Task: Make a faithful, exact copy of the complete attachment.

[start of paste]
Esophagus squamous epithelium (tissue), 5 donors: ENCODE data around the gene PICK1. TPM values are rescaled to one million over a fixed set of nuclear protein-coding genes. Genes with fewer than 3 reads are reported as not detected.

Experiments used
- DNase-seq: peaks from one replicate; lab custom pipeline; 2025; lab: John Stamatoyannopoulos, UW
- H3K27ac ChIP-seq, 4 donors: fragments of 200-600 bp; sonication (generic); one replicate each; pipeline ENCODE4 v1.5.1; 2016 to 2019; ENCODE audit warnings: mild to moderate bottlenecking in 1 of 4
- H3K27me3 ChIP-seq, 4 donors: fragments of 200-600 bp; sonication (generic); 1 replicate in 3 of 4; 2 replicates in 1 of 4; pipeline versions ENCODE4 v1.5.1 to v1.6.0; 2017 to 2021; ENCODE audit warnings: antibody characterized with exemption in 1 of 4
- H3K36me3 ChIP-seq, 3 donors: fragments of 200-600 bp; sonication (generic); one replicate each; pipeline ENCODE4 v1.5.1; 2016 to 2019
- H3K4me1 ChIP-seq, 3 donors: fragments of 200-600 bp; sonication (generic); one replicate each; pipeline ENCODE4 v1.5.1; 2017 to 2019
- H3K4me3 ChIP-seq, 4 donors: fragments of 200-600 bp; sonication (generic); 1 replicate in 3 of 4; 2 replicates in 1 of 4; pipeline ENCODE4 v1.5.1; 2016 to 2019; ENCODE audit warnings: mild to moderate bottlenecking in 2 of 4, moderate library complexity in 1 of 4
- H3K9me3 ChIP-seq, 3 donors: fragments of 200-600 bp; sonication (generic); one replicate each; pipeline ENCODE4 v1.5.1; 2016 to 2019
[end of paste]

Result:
Esophagus squamous epithelium (tissue), 5 donors: ENCODE data around the gene PICK1. TPM values are rescaled to one million over a fixed set of nuclear protein-coding genes. Genes with fewer than 3 reads are reported as not detected.

Experiments used
- DNase-seq: peaks from one replicate; lab custom pipeline; 2025; lab: John Stamatoyannopoulos, UW
- H3K27ac ChIP-seq, 4 donors: fragments of 200-600 bp; sonication (generic); one replicate each; pipeline ENCODE4 v1.5.1; 2016 to 2019; ENCODE audit warnings: mild to moderate bottlenecking in 1 of 4
- H3K27me3 ChIP-seq, 4 donors: fragments of 200-600 bp; sonication (generic); 1 replicate in 3 of 4; 2 replicates in 1 of 4; pipeline versions ENCODE4 v1.5.1 to v1.6.0; 2017 to 2021; ENCODE audit warnings: antibody characterized with exemption in 1 of 4
- H3K36me3 ChIP-seq, 3 donors: fragments of 200-600 bp; sonication (generic); one replicate each; pipeline ENCODE4 v1.5.1; 2016 to 2019
- H3K4me1 ChIP-seq, 3 donors: fragments of 200-600 bp; sonication (generic); one replicate each; pipeline ENCODE4 v1.5.1; 2017 to 2019
- H3K4me3 ChIP-seq, 4 donors: fragments of 200-600 bp; sonication (generic); 1 replicate in 3 of 4; 2 replicates in 1 of 4; pipeline ENCODE4 v1.5.1; 2016 to 2019; ENCODE audit warnings: mild to moderate bottlenecking in 2 of 4, moderate library complexity in 1 of 4
- H3K9me3 ChIP-seq, 3 donors: fragments of 200-600 bp; sonication (generic); one replicate each; pipeline ENCODE4 v1.5.1; 2016 to 2019